POV : Gen Z on Indian Art (Part 1)

8 mins read

POV : Gen Z on Indian Art (Part 1)
July 27, 2022 Chaitya Shah

Karishma Ankleshvaria


Karishma Ankleshvaria is a 16-year-old student studying in Class 11 of the Arts stream in Surat city of Gujarat, India.

Why Art?

Like everyone, I have been exposed to art and its various forms since childhood. Whether it is from movies and music presented on television and radio or just doodling on a slate, there always struck a feeling of curiosity in me when I experienced any of these art forms. So, after listening to songs at first, I started exploring more forms of art like dancing and writing. Gradually, this curiosity turned into liking and appreciating the art forms which I explored.


Connecting with these art forms came rather naturally and effortlessly to me. I just look or feel the work of art presented before me to feel a connection. After realizing that this natural connection brought mindful experience in me, I started doing it more often by writing poems or composing music. Hence, mindfulness is the reason behind this connection.

A Girl with Parrots by Haku Shah

A Girl with Parrots by Haku Shah. 27 x 21 in., 2015.

Have you ever felt the need to just disconnect from the world and enjoy the moment as it is? Well, this is the exact feeling you will get from this serigraph by Haku Shah. The softness of the colours makes it easygoing and showcases the girl’s calmness. This captivates us as the girl is captivated by the parrots. The background being grey, states that it is completely ignored by the girl who is busy enjoying her tranquillity. The momentum shown by the free and somewhat chaotic lines drawn, ironically, symbolises the calm state of the girl. She has so indulgedA in her solitude that the parrots stay still and rest on her hands. At a few glances, one can come to the realization that; like this very girl, by turning our everyday life and its chaotic hustles grey, we will find a tranquil, calm, serene spot to colour as well as appreciate it as it is.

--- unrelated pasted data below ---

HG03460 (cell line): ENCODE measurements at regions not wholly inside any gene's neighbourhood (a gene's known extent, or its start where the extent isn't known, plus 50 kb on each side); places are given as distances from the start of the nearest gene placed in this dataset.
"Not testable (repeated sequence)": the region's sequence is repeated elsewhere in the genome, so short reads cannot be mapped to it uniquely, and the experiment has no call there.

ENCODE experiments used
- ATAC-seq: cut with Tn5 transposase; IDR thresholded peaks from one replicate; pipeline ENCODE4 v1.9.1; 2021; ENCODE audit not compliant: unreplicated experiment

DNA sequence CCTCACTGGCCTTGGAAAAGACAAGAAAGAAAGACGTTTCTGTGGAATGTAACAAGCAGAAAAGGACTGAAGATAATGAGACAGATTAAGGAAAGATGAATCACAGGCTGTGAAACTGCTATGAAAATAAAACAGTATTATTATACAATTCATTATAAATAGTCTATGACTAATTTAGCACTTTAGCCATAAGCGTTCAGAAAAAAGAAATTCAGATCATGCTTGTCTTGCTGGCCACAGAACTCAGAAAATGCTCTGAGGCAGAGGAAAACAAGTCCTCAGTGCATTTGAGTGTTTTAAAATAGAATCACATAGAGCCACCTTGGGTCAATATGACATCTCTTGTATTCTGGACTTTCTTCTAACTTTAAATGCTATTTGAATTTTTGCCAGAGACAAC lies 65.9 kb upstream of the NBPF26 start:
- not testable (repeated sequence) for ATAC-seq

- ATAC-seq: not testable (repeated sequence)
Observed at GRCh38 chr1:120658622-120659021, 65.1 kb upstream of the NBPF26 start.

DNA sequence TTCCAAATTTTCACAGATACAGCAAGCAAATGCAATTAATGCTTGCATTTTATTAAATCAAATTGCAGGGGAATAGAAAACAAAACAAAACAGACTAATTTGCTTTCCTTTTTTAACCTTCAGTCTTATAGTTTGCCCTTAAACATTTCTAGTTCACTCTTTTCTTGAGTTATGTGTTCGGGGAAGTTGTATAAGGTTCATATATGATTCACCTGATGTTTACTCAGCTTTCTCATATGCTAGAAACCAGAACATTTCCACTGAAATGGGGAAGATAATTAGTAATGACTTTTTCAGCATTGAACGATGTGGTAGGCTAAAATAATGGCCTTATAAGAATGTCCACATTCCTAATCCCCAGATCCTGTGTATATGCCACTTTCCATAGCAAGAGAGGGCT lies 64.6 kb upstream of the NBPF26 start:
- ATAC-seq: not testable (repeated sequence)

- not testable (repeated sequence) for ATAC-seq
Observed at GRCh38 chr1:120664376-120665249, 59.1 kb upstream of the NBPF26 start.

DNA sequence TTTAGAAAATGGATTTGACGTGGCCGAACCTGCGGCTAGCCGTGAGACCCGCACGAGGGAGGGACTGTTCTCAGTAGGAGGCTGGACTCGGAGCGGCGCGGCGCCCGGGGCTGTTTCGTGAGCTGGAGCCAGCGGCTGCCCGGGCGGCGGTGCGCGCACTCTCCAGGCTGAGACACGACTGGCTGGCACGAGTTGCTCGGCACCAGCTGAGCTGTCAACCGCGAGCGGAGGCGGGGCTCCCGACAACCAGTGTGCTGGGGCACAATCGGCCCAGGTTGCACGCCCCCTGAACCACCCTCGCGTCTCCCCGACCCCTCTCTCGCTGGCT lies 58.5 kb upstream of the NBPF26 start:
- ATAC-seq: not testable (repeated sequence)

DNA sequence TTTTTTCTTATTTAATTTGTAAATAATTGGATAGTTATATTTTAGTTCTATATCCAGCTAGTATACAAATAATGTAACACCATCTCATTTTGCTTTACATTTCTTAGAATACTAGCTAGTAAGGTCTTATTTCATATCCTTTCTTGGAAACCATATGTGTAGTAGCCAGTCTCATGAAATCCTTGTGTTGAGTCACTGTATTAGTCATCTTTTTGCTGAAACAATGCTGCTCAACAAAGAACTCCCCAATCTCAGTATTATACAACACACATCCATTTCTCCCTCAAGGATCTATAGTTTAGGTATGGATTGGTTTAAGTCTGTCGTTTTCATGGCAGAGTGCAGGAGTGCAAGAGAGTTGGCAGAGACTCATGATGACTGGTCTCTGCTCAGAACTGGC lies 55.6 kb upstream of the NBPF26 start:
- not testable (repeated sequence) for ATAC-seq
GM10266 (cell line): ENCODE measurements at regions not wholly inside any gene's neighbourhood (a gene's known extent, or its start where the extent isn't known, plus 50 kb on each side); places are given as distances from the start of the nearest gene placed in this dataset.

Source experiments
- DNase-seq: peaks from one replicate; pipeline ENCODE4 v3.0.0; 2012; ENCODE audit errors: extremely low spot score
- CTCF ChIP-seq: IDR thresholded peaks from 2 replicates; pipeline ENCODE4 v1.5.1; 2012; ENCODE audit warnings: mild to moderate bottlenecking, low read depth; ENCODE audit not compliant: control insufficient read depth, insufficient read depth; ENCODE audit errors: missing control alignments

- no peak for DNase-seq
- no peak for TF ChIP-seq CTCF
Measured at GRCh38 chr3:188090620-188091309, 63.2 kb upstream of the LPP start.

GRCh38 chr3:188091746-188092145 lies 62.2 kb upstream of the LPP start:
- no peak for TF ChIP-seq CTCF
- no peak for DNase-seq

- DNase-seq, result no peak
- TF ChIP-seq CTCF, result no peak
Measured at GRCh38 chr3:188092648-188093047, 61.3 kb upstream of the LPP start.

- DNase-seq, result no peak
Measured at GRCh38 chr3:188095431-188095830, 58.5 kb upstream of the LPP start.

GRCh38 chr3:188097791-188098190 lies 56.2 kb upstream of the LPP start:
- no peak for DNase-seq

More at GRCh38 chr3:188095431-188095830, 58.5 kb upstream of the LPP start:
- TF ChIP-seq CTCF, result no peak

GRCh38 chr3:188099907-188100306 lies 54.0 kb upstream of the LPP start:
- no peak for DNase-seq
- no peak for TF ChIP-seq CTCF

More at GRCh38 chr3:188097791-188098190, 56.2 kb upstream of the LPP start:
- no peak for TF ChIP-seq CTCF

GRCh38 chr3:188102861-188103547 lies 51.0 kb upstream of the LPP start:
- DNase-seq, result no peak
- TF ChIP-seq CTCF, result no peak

Sakhi by Naina Dalal

Sakhi By Naina Dalal, 17.75 x 12.75 in., 2013.

A friend in need is a friend indeed. This quote immediately comes up after glancing at this serigraph by Naina Dalal. Just like the girls here with similar colours within them in the background of pink, suggesting a good time, the mere presence of a true, good friend who shares your values and supports you when needed can be enough for you to be content and enjoy life. This serigraph also reminds us of the Holi festival in which people shower each other with vibrant colours and have a good, pretty pink time. Just like the friendship of Lord Krishna and Sudama, there seems an indiscriminative bond between these girls. Also, a little bit of nostalgia shivers our faces as we get reminded of our childhood days when we just had fun without any obstructions or discrimination.